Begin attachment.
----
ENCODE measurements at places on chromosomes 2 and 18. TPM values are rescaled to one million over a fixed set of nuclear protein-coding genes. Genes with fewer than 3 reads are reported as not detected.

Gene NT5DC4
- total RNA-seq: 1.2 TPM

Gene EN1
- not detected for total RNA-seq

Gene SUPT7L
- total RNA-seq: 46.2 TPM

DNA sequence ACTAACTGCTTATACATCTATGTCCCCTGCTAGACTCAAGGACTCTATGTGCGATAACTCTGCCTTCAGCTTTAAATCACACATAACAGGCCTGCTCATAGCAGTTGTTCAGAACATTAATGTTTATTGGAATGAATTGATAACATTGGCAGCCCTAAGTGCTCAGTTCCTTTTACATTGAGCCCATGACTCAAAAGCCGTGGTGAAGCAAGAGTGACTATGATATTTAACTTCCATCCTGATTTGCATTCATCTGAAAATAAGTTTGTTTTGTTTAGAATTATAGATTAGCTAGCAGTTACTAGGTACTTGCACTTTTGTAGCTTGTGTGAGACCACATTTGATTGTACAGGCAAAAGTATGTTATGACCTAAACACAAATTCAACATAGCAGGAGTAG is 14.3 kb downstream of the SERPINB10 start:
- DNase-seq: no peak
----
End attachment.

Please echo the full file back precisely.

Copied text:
ENCODE measurements at places on chromosomes 2 and 18. TPM values are rescaled to one million over a fixed set of nuclear protein-coding genes. Genes with fewer than 3 reads are reported as not detected.

Gene NT5DC4
- total RNA-seq: 1.2 TPM

Gene EN1
- not detected for total RNA-seq

Gene SUPT7L
- total RNA-seq: 46.2 TPM

DNA sequence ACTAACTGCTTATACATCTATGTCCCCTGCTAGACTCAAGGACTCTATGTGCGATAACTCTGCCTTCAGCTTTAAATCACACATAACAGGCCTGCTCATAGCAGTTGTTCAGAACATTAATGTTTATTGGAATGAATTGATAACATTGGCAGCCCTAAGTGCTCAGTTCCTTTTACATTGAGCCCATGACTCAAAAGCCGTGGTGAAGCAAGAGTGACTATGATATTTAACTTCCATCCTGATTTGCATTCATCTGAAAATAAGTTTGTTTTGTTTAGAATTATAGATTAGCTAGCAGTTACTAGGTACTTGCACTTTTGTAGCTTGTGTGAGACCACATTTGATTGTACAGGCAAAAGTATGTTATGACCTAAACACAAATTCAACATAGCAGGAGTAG is 14.3 kb downstream of the SERPINB10 start:
- DNase-seq: no peak